(Someone in the back: “This is my fetish!!”)

    • Replies: @MBlanc46
  8. This whole incident reminds me of that movie documentary about the guy who spent time living among the (Alaskan) coastal brown bears. He considered them to be like pets, only to find out that his pets considered him to be lunch.

    • Replies: @Anonymous
    , @Lurker
  9. @Alec Leamas (hard at work)

    Someone online analogized young Mr. Merritt to a lion tamer mauled to death by his lions

    Maybe he’s not so much a lion-tamer, as like the guy who kept a pet tiger in his apartment in the projects.

  10. If I read the story correctly, it were other convicts from the group who tackled andheld down the murderer.

    • Replies: @jon
  11. Michael S says:

    I suspect that Evelyn wasn’t writing fiction, he was writing history. The history of the East India Company, specifically, who did perfectly fine as robber barons but suddenly, mysteriously went into steep decline right around the same time they became very concerned about the welfare of their subjects and started experimenting with progressive ideas.

  12. TWS says:

    We’ve managed to find the weirdest place in our various future histories with none of the benefits.

  13. Peterike says:

    The rot in the UK goes back a long way. What started it? WWI is the usual answer. But how did that lead to crack pot Liberal ideas that would be ludicrous to a healthy ten year old? And said ideas being promulgated by the elites of society?

    It’s all very strange.

  14. Peterike says:

    On the Waugh front I find “Helena” to be especially delightful. But nobody reads it.

    • Replies: @Old Palo Altan
  15. @Alec Leamas (hard at work)

    Mr. Merritt was the Timothy Treadwell of the humans.

    (Yeah, this is grizzly in more ways than one. He was eaten by a brown bear though.)

  16. Camp of the Saints, from the early 1970s, doesn’t tell the same story logistics-wise, but its description of society and the enablers of the immigration death of the West is right on the money compared to what has happened 40 years later.

    • Replies: @Dan Hayes
  17. MBlanc46 says:
    @El Dato

    Very good book on the first Shuttle catastrophe. I had a minor role in its production.

  18. jon says:
    @Alec Leamas (hard at work)

    Except the analogy would be apt only if lion tamers were in the habit of releasing lions – many with a history of attacking humans – all over Britain while insisting that any resistance to this behavior including pointing out all of the eaten British children is anti-lion bigotry.

    So the better analogy would be pit bull owners, then?

  19. jon says:
    @but an humble craftsman

    If I read the story correctly, it were other convicts from the group who tackled andheld down the murderer.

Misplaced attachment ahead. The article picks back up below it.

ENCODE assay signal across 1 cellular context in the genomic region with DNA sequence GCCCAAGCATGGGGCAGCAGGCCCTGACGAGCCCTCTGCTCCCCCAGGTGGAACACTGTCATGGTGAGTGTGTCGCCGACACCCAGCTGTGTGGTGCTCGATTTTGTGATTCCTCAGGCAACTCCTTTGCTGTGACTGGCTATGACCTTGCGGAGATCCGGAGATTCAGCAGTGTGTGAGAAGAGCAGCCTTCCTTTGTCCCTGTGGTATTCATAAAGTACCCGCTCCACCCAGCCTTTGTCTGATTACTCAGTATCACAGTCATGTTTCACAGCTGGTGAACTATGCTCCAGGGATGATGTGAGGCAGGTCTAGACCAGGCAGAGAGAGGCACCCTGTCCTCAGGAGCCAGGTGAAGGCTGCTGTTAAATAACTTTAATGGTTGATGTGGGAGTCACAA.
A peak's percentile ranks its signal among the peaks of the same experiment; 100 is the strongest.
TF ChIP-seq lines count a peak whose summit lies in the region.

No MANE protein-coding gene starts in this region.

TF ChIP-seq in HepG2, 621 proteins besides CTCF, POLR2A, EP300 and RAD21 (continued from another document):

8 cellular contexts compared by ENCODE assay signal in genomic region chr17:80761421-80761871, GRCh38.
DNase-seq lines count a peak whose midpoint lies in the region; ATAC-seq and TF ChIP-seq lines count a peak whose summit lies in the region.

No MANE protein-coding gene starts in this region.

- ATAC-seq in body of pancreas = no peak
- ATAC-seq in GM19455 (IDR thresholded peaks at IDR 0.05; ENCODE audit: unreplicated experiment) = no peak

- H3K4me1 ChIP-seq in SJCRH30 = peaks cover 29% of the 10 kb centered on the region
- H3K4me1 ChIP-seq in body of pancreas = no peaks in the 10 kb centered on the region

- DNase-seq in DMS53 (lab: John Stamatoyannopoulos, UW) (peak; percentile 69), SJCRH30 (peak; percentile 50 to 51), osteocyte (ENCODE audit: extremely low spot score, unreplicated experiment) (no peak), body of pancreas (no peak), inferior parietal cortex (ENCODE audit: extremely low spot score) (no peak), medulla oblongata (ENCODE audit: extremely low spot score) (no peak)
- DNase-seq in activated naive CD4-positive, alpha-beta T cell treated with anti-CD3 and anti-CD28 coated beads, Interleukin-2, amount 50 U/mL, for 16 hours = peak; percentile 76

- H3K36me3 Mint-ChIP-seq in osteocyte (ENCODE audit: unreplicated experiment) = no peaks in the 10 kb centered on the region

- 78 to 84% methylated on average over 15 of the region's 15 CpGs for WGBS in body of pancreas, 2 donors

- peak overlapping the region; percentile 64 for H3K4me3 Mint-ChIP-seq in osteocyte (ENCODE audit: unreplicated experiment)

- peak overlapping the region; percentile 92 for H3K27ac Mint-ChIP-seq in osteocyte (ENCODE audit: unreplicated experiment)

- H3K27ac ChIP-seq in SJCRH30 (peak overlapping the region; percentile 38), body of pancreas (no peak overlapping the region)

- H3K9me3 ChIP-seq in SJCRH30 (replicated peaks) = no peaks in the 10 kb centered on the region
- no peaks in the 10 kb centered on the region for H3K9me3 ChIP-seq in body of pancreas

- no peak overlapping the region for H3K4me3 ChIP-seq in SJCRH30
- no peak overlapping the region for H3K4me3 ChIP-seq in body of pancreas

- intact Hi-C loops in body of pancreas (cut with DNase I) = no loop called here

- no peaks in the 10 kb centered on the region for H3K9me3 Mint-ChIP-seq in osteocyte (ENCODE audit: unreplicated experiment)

According to the article below, one of the men (James Ford) was a convicted murder. The rest were just random people at the scene and one undercover cop. Skimming the names/photos, none appear to be Muslim or minority.

    https://www.mirror.co.uk/news/uk-news/london-bridge-heroes-who-risked-20994292

  20. Anonymous[257] • Disclaimer says:
    @Prester John

    Timothy Treadwell and his unfortunate girl friend. They weren’t ordinary brown bears. They were grizzlies. And larger than most because of a prolific supply of salmon. Bears are officially omnivores. But these grizzlies disdained plants and were carnivores.

    Treadwell claimed that he, not the rangers protected the grizzlies from poachers

  21. Dan Hayes says:
    @Achmed E. Newman

    As I remember it, the author had particular scorn for the pope and Dominican “enablers”. Until that time I had thought that only the Jesuits were religious culprits.

    • LOL: YetAnotherAnon
  22. Lurker says:
    @Alec Leamas (hard at work)

    While Merritt snr is running around wielding Ockahm’s whip and chair – denouncing any reactionaries who dare to notice the connection between faulty lion-taming theories and being mauled by lions.

  23. Lurker says:
    @Prester John

    Algy met a bear, the bear was bulgy, the bulge was Algy.

    Which I realise is somewhat OT but it makes me smile.

  24. Lurker says:
    @Cortes

    The legal actions will be interesting.

    I’m guessing that Jack Merritt ‘s father will be suing the police for shooting the terrorist. I’m not sure what other legal actions will arise.

  25. @Peterike

    Waugh himself liked to say that it was his finest work.

    I think he was tweaking the critic’s tail, as it were, but there are delightful moments in a work which presents Helena as a cross between Queen Victoria and a Roaring Twenties Bright Young Thing.

    My favourite scene, mentioned here once or twice, pitilessly eviscerates modern art and the laughable excuses of those who commit it.

  26. The Loved One is my favorite Waugh. He goes after Auden and Isherwood for fleeing England for sunny Southern Cal during WWII. Hilarious.